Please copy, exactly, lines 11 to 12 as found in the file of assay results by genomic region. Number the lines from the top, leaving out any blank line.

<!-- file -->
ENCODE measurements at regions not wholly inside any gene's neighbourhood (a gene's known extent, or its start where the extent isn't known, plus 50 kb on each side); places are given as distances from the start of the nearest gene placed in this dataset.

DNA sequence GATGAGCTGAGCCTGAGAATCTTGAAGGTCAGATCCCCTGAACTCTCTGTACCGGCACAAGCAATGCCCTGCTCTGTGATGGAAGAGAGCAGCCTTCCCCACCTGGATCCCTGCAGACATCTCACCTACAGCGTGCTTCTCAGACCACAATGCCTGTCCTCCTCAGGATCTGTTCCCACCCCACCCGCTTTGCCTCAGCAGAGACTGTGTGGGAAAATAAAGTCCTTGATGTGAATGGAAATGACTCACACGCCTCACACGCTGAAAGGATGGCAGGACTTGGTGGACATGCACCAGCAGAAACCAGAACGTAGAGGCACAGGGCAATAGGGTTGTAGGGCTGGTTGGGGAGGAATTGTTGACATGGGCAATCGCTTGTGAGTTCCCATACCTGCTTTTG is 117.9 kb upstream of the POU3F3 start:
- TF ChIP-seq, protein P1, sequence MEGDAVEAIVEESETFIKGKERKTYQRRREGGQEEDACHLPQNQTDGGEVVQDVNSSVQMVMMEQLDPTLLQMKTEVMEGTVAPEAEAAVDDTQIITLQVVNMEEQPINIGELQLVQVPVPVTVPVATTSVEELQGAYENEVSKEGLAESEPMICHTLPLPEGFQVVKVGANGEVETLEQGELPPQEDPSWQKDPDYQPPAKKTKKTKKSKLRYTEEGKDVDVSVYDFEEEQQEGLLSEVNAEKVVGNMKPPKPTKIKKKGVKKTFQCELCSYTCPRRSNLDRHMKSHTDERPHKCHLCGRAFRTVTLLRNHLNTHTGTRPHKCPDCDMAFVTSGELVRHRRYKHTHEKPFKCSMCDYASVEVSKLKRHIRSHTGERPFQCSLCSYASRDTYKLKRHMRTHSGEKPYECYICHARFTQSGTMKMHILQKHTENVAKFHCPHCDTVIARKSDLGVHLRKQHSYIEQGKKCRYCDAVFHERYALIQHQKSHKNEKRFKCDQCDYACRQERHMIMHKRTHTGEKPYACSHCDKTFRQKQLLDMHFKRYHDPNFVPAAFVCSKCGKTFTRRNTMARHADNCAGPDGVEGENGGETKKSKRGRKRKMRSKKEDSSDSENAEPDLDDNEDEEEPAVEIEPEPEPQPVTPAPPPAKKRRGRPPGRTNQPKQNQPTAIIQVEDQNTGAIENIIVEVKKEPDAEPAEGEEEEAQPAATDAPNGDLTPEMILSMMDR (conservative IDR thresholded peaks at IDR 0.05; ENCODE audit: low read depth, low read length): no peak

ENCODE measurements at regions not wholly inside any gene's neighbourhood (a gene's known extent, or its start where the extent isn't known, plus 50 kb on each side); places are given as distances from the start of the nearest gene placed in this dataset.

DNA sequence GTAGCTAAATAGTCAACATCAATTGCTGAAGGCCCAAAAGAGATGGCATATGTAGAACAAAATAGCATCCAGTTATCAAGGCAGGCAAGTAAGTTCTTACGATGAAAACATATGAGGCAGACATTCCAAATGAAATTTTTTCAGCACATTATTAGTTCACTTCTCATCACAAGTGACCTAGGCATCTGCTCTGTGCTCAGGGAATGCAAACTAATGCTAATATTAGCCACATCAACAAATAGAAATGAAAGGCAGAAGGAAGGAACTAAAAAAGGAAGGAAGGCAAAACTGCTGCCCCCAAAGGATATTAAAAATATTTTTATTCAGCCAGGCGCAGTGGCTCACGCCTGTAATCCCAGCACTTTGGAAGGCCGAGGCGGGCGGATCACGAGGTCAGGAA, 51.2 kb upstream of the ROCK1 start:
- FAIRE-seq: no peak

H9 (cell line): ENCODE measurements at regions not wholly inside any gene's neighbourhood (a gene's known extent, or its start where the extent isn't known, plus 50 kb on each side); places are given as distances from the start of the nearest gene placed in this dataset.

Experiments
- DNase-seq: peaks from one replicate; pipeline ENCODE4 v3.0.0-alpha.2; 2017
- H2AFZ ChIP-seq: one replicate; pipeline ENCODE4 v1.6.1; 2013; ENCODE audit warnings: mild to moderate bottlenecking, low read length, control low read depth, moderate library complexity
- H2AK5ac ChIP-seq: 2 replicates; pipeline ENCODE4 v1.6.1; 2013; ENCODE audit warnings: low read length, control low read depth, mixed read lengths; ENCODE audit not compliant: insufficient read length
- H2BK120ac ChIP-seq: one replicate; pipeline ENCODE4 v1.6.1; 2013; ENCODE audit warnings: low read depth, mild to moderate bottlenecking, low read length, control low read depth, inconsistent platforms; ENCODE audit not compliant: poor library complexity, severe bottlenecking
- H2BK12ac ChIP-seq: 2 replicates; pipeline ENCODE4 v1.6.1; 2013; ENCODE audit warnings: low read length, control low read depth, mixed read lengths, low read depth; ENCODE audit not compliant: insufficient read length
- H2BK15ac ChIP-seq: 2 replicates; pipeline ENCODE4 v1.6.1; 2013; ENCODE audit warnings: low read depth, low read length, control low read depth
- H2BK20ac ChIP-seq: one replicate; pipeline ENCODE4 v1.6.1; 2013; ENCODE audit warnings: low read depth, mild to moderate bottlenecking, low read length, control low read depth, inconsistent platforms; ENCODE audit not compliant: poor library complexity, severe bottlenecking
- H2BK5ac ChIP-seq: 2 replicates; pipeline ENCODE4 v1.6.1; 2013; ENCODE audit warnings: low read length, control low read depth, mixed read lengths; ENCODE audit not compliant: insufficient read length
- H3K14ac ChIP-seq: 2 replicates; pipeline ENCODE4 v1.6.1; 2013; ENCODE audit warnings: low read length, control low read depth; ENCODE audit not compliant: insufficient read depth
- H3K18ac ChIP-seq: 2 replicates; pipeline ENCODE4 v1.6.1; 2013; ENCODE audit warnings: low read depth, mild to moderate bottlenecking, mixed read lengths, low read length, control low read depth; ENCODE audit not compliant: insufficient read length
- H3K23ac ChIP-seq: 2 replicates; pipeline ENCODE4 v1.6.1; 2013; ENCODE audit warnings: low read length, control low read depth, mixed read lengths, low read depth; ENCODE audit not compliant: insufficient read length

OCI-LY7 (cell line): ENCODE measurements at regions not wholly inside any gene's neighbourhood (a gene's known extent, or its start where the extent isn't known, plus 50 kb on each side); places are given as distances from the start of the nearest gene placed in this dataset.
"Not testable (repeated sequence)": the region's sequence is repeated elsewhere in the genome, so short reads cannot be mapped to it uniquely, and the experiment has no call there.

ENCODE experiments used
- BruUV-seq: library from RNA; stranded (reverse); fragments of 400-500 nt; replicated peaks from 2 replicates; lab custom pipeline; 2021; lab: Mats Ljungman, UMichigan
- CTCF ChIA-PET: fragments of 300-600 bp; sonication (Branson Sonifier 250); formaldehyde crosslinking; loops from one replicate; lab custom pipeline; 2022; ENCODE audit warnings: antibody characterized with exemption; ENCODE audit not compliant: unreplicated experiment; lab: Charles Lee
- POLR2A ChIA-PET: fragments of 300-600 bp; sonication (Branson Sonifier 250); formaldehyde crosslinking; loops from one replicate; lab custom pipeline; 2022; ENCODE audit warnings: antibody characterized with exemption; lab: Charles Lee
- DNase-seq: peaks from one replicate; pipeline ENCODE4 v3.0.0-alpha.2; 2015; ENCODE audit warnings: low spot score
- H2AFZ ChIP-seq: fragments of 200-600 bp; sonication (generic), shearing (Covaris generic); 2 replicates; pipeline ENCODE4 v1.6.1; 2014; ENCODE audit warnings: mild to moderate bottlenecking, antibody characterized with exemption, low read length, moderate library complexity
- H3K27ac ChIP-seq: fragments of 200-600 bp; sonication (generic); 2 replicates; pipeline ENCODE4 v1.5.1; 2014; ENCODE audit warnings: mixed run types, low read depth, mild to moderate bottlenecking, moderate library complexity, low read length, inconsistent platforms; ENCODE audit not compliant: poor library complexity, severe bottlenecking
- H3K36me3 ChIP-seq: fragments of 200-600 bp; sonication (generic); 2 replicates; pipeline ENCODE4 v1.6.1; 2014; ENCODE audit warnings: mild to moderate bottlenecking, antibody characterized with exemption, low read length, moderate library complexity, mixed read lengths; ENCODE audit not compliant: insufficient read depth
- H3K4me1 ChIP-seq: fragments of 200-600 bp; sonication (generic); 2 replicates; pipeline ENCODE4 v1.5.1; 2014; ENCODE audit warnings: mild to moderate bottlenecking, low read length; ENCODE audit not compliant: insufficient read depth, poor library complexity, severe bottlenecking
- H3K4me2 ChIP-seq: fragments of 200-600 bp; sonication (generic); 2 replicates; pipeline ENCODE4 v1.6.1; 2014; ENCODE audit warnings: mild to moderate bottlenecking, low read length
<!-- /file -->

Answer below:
- H2AK5ac ChIP-seq: 2 replicates; pipeline ENCODE4 v1.6.1; 2013; ENCODE audit warnings: low read length, control low read depth, mixed read lengths; ENCODE audit not compliant: insufficient read length
- H2BK120ac ChIP-seq: one replicate; pipeline ENCODE4 v1.6.1; 2013; ENCODE audit warnings: low read depth, mild to moderate bottlenecking, low read length, control low read depth, inconsistent platforms; ENCODE audit not compliant: poor library complexity, severe bottlenecking